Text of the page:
Using IFTTT to supercharge your Evernote use
Evernote is one of the best ways to save your ideas. Whether it is things you hear, see, want to share or cannot get enough of, Evernote is a great place to save them. I constantly use it when an idea for a story floats through and I cannot find a pen, which is frequently. And the keyword search is especially helpful in this situation, but, let’s says you want more from your Evernote.
Here are seven IFTTT (If This, Then That) recipes to supercharge your Evernote, so you can love it even more:
1. Use IFTTT to connect Gmail to Evernote
Label a Gmail “Evernote” to send it there and star something in Gmail to send it to Evernote.
These are two separate recipes, but they have the same function: efficiency. If you create a notebook for receipts, invoices, or individual clients in Evernote, you can use these recipes to forward messages you label from Gmail straight to Evernote.
The second part, starring an email to send it to Evernote, only works with emails that arrive in your inbox; it will not work on archived mail. But if you like to star important emails, so you can come back to them later, this is perfect for you. This recipe will create an Evernote so you can work on it within the app, allowing you to follow up from anywhere.
2. Archive your Instagram photos to Evernote
Have you ever wanted to save all of your Instagram photos to Evernote? This is the recipe for you. Use this recipe and you will never have to open your Instagram app again when you want to see/use the latest photos you post.
3. Log all Facebook status updates in Evernote
Forgot if you posted that update about a meeting? Want to keep a running log of what posts have been made about a product release? This recipe sends all of your Facebook updates directly to an Evernote notebook. Perfect for when you cannot launch your Facebok app, but need to see what you have posted.
4. Back up your tweets to Evernote
This is the same idea as the Facebook updates, but with Twitter; it will send all of your tweets to your Evernote notebook. This makes it quick and easy to share with teammates and clients who may not use Twitter, or stay up to date with your latest posts.
5. Connect Siri (or Google Talk) to Evernote
When you connect Siri to Evernote through IFTTT, you can then Create a reminder list called “Evernote,” tell Siri, “add Evernote reminder [your note here],” and it will append the note to a note in Evernote called “Siri notes.” This recipe makes it quick and easy to jot down and maintain your reminders. (There’s also a similar recipe for Google Talk).
6. Make Evernote and Dropbox play nicely together
Perhaps the most important recipe if you ever have the need to share your Evernote notebooks quickly, is Evernote to Dropbox. This magic recipe will take your Evernotes, convert them to PDF and save them in Dropbox so you can share them, or access them at any time, regardless of whether or not your Evernote is open.
7. Transcribe voicemail to Evernote (with link to original audio)
As you may, or may not know, IFTTT has its own phone number where you can send text or voice messages. If you want to send memos, thoughts, meeting notes or anything else quickly, you can. Without ever launching the Evernote app, you can send a message with a specific hashtag and the note will appear in the corresponding Evernote notebook. This is great for capturing information on-the-go.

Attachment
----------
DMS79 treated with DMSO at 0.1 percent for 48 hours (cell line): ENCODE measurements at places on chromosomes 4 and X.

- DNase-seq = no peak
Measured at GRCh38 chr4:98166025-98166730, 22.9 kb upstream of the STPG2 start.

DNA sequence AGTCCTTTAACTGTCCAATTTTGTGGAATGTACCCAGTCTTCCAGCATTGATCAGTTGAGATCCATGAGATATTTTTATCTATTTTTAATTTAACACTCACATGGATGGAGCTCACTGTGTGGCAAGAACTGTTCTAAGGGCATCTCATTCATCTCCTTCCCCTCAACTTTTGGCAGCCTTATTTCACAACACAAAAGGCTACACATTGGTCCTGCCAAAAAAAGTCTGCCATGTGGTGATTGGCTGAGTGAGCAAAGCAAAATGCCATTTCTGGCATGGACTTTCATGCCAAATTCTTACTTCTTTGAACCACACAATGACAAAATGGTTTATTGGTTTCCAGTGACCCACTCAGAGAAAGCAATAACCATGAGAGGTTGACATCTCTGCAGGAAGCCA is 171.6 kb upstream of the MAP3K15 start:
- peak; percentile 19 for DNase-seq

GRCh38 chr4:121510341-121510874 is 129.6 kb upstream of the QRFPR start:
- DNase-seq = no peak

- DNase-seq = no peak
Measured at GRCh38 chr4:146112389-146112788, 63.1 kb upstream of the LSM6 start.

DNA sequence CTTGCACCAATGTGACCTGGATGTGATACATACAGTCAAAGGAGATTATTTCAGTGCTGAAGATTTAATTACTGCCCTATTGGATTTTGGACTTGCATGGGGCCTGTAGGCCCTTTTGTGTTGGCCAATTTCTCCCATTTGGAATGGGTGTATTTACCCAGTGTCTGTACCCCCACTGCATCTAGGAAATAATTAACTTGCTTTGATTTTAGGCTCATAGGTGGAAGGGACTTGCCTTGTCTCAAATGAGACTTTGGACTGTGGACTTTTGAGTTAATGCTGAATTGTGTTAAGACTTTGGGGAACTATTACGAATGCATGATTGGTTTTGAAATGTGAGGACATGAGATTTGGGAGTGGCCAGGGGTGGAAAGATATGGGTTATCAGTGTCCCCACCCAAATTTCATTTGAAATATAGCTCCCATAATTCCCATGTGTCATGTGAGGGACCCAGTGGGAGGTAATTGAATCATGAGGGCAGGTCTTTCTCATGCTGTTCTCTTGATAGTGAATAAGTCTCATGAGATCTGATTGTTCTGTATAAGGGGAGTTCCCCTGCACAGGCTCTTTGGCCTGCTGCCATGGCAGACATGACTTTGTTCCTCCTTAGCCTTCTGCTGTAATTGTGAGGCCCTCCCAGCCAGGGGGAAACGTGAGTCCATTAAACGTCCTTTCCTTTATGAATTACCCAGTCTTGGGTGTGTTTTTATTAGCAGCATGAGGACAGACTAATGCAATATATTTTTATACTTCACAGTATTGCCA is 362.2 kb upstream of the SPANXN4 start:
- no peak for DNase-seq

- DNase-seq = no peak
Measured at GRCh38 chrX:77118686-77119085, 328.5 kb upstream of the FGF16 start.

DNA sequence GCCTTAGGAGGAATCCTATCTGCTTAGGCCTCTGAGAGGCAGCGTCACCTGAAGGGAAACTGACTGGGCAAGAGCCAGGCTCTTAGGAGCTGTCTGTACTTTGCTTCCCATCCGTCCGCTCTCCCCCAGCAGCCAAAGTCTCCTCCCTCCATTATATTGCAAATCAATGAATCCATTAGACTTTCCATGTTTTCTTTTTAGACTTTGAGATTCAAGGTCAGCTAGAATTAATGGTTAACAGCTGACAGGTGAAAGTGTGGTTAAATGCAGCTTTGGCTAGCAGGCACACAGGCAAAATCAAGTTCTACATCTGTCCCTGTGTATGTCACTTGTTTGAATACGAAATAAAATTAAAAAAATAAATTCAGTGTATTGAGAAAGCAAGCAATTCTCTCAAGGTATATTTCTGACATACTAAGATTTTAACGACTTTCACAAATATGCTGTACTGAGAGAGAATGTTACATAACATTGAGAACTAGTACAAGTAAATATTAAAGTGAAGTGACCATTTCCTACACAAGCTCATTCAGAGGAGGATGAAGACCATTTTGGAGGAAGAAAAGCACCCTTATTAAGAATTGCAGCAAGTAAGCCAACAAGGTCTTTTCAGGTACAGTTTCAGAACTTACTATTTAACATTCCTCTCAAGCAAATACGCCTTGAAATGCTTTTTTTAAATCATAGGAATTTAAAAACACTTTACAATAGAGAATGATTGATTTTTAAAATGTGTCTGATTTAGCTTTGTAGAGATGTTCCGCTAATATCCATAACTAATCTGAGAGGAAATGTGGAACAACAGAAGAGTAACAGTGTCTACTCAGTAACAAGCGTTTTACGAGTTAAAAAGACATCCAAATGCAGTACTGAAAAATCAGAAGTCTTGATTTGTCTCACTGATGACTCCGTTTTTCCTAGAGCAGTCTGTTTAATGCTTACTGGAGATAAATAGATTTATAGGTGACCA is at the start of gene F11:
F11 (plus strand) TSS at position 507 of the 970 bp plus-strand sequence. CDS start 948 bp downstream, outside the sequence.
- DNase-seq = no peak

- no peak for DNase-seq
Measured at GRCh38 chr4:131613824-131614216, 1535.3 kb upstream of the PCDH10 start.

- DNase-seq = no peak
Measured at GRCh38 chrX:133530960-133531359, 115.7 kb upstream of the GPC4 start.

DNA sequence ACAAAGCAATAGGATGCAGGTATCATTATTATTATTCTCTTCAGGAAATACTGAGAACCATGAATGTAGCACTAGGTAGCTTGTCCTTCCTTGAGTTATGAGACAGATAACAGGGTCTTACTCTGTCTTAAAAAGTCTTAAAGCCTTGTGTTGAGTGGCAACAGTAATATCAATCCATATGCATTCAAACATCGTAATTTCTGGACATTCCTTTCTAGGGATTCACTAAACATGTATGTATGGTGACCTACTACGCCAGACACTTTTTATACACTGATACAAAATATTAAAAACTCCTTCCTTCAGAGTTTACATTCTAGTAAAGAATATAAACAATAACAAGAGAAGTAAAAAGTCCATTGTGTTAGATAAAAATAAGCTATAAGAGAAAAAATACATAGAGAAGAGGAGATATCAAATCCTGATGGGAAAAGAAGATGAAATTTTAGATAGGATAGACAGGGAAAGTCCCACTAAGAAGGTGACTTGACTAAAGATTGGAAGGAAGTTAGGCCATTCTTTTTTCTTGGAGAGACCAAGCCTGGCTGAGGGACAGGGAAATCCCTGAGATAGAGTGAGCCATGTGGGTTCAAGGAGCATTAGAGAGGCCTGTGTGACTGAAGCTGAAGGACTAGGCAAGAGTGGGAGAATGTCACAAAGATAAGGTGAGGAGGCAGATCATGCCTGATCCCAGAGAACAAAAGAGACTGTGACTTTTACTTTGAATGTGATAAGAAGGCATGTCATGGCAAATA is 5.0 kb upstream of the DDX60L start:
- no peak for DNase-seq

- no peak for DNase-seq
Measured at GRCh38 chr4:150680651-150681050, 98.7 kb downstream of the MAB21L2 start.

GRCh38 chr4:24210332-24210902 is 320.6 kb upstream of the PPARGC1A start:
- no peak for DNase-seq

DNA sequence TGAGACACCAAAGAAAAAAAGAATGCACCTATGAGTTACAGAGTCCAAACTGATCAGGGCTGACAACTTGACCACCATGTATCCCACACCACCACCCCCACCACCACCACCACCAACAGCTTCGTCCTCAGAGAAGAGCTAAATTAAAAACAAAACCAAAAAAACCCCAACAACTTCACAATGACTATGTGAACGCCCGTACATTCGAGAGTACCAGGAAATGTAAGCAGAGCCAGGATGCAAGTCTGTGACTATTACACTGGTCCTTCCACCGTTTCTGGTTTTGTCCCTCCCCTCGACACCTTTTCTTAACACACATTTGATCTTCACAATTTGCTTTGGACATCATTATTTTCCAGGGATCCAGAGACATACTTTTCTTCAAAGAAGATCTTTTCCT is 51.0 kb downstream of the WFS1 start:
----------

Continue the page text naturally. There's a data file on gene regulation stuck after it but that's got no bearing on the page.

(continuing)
If you want to see what else IFTTT can do with Evernote, as well as loads of other applications, visit their site. You can quickly search for a recipe based on which application you want to connect. IFTTT offers great ways to supercharge your apps, saving you time and frustration.
Why Trump’s lawsuit against social media still matters
(SOCIAL MEDIA) Former President Trump snagged headlines for suing every large social media platform, and it has gone quiet, but it still deeply matters.
It was splashed across headlines everywhere in July: Former President Trump filed a lawsuit against social media platforms that he claims unrightfully banned him during and after the fallout of the January 6th capitol riots. The headlines ran for about a week or so and then fell off the radar as other, fresher, just-as-juicy news headlines captured the media’s eye.
Many of us were left wondering what that was all about and if anything ever became of it. For even more of us, it probably passed out of our minds completely. Lack of public awareness for these things is common after the initial media blitz fades.
Lawsuits like these in the US can take months, if not years between newsworthy milestones. The most recent news I could find as of this publishing is from August 24, 2021, on Yahoo! News from the Washington Examiner discussing the Trump camp’s request for a preliminary injunction in the lawsuit.
This particular suit shouldn’t be left to fade from memory in the shadows though, and here’s why:
In the past few years, world powers have been reigning in regulations on social media and internet commerce. The US is actually a little behind the curve. Trump may have unwittingly given us a source of momentum to get with the times.
In the European Union, they have the General Data Protection Regulation (GDPR), widely acknowledged to be one of the toughest and most thorough privacy laws in the world, a bold title. China just passed its own pair of laws in the past four months: The Data Security Law, which took effect on Sept. 1, and The Personal Information Law, set to take effect November 1st. The pair is poised to give the GDPR a run for its money for that title.
Meanwhile, in the US, Congress has been occupied with other things and, while there are five bills that took aim at tech monopoly currently on the table and a few CEOs had to answer some questions, little actual movement or progress has been made on making similar privacy protections a thing in the United States.